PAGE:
Sunday, May 20, 2007

What is expected, what is required?

When you recite the Bodhisattva vows, what is expected? What is required? I am going to put it right out there that you should not take my pondering of these questions at face value. If you really need an answer to this, please(!) seek out a Dharma teacher such as a Buddhist monk or priest. Anyway, I was thinking about how in some Buddhist services there are often chanting/recitation portions, and in Mahayana traditions these likely include some form of the Bodhisattva vows. Now it is also true that not everyone who goes to such services strictly consider themselves Buddhist nor do they necessarily aspire to directly following the Bodhisattva path. I was considering how this could be off-putting to some, especially those who are first-timers who may simply be exploring Buddhism.

After all, in many sacred traditions, such vows and some ceremonies and rituals are considered very serious. Those who do not truly believe are even encouraged not to participate (Communion Service in Christianity comes to mind). Now, obviously no one has to do anything they don't want to in any kind of Buddhist service I've ever heard of, and many people will feel like going along with the service even if they do not take everything they say in the recitations and chanting with deadly seriousness. Still, this question provoked me to wonder what my own thoughts were about the importance of the Bodhisattva vows, and what I might say to someone who had such concerns. I wondered what I would say not because I am in a position to dispense such advice to others (see the bold text above) but because I wondered what I really thought about the issue.

So what did I find out? My first reaction was that no one is going to follow a visitor (or even a regular) at a Buddhist service around to see if you are living up to the vows (which would be fruitless as well as creepy), and hopefully no one is going to kick you out of a service open to the public unless you super-pinky swear to actually and totally believe everything being said and base your whole life on it. This was mingled with another reaction - any vows are only as powerful as the intent and follow-through of the person making them. You can vow anything you like, but what you do about it is up to you. These seemed like the makings of a reasonable answer. Then something else occurred to me.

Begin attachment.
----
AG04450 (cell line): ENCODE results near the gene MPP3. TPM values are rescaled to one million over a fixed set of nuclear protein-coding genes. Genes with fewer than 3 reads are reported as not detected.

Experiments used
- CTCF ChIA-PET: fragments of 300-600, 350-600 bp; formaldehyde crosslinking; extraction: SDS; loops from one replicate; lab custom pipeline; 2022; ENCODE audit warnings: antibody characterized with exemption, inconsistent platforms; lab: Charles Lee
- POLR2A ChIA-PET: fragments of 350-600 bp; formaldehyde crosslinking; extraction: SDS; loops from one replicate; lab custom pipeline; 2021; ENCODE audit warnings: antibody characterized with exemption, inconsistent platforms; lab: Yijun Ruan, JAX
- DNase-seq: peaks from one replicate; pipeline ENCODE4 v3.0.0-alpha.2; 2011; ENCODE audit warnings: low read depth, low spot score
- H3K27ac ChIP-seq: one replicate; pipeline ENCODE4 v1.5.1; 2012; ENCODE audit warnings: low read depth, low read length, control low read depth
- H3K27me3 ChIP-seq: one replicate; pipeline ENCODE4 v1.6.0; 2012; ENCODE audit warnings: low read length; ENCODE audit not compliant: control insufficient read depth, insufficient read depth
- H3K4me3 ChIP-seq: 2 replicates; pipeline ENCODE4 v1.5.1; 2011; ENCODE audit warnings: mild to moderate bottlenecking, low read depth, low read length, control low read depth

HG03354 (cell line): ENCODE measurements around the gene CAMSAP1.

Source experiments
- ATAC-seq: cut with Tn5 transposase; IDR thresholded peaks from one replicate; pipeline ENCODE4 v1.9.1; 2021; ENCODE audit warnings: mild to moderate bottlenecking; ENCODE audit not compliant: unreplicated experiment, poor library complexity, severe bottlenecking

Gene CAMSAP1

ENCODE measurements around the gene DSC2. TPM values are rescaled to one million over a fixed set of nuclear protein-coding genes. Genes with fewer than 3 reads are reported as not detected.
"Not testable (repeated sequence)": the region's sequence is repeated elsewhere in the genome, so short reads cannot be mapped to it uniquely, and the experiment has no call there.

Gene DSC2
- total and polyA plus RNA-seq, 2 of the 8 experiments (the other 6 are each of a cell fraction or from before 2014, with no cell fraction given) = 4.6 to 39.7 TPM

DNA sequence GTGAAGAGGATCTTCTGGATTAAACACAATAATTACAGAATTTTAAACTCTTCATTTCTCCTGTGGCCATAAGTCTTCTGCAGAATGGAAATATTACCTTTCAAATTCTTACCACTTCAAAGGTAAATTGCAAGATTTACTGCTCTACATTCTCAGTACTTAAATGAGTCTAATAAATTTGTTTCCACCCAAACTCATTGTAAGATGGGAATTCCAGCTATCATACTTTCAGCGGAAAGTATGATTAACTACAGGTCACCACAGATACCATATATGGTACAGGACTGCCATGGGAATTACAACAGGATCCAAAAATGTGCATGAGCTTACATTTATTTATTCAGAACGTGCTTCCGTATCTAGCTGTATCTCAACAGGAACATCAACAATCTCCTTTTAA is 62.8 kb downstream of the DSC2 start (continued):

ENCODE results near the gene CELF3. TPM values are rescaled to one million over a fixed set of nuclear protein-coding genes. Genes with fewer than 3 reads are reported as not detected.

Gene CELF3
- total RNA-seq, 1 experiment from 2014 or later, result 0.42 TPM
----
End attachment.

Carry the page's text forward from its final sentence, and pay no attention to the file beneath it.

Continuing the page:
If you just spent some amount of time doing other practices, such as seated, walking or working meditation, or some form of visualization, or chanting, etc, then you have already helped to fulfill the vows of the Bodhisattva. The recitation of the vows is just the vocalization of the efforts you have/are about to make through participating in other exercises, including things such as listening to a dharma talk. So, then, no, you would not be a hypocrite in reciting the vows even if you don't consider yourself a Buddhist, because even that act is part of the work of liberating sentient beings. However, if you take the vows seriously and want to take a more direct and active role in pursuing the Bodhisattva path, if you truly want to dedicate yourself to working toward the complete enlightenment of all beings, then what is required? What must you give? What must you part with? Only everything.

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